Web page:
A cool Fitbit feature is a little digital flower on the device’s screen that grows taller based on your recent and current activity level. One good workout doesn’t keep the flower tall for long, however — the Fitbit demands constant, lower-level activity, beyond intense but relatively brief workouts, to reflect healthy levels of movement. (I learned in researching this post that developing this kind of representation of data is called captology. Cool!) Also, you get fun badges as you do more (gamification!); I just got a badge for having walked 50 miles since starting with the Fitbit on Jan. 2. Yes, digital flowers and badges are ephemeral, but I’m the type of person who finds them motivating.
Treadmill laptop desk. I tweeted recently about using my laptop on the treadmill and “accidentally” walking 5 miles while working. (A few folks expressed interest in how this occurred, which spurred me to write this post.) It’s true — my laptop screen blocks the digital screen on my treadmill, and I hadn’t bothered to peek around it to see my progress because I was engrossed in my work. Magically, though, when I exhausted my laptop charge and quit for the night, I’d covered 5 miles and burned over 500 calories, all while walking at 2 mph and accomplishing a variety of tasks online, including writing paper reviews and emails. In fact, I’m writing this post right now on the treadmill.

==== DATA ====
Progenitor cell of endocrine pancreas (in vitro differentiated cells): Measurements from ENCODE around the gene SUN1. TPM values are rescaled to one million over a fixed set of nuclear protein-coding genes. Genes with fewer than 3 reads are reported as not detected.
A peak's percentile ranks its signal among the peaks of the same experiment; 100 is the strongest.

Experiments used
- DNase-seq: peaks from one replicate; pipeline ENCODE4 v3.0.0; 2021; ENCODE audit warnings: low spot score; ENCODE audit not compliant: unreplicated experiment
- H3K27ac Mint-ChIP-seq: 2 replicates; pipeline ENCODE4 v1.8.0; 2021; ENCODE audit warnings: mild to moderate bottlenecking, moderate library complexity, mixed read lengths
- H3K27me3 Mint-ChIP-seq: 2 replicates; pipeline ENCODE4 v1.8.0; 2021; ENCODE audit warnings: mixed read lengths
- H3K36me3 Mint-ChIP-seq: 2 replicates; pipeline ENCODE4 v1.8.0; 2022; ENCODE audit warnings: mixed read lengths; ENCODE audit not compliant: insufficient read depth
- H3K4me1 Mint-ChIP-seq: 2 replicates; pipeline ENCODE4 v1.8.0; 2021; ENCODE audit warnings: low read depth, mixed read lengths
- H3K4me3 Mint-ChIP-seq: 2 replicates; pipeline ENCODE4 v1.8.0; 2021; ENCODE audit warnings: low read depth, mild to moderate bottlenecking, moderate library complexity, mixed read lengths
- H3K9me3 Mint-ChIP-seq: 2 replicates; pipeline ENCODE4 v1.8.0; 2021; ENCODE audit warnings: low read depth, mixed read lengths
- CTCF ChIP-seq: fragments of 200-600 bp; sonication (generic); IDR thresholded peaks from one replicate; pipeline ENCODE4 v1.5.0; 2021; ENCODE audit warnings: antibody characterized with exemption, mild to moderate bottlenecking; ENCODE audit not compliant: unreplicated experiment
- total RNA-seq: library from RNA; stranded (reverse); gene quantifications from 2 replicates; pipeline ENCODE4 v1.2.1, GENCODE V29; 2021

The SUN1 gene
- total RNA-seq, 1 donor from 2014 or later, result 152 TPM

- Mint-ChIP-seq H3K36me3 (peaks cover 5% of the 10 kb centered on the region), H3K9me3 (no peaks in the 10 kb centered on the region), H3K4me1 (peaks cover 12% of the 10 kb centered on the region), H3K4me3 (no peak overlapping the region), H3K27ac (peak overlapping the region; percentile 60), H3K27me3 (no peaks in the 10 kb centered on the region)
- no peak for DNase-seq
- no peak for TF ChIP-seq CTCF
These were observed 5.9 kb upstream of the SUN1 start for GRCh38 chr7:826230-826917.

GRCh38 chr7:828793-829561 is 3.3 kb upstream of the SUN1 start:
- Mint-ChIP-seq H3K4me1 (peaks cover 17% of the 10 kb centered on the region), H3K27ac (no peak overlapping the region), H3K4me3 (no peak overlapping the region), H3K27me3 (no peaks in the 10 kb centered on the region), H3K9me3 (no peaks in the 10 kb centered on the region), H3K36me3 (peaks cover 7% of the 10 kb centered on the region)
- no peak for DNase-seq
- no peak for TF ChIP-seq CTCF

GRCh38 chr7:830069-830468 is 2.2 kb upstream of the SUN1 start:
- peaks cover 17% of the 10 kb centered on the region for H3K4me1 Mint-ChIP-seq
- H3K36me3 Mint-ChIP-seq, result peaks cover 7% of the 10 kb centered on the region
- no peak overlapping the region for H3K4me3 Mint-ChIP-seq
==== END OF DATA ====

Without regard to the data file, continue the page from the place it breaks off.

I’m using a low-budget solution to this problem — the SurfShelf ($39), which is a clear plastic platform that attaches to the treadmill console with easily removable straps and buckles. I can put the shelf on in about 2 minutes. The manufacturer suggests it can be taken to the gym for use on equipment away from home, but I think that would be a bit too involved for me. I also wouldn’t recommend it for running — I use my iPad on the treadmill’s built-in ledge for higher-impact, treadmill-shaking activities — but for slow walking during basic computing tasks, the SurfShelf has been pretty awesome.
There are lots of folks experimenting with other, even cheaper options for using a laptop on the treadmill. @CStuartHardwick sent me this tweet with a photo of his setup:
— C. Stuart Hardwick (@CStuartHardwick) January 13, 2013
Pretty cool, and made with easily available materials!
Treadmill and spin bike grading. Toward the end of last fall, I experimented with grading by hand while walking extremely slowly on the treadmill. I found that at 0.8 mph, I could make legible comments on student work while holding a clipboard. Not especially easy, but on days when I felt like I absolutely had to get up and move, this was a feasible option.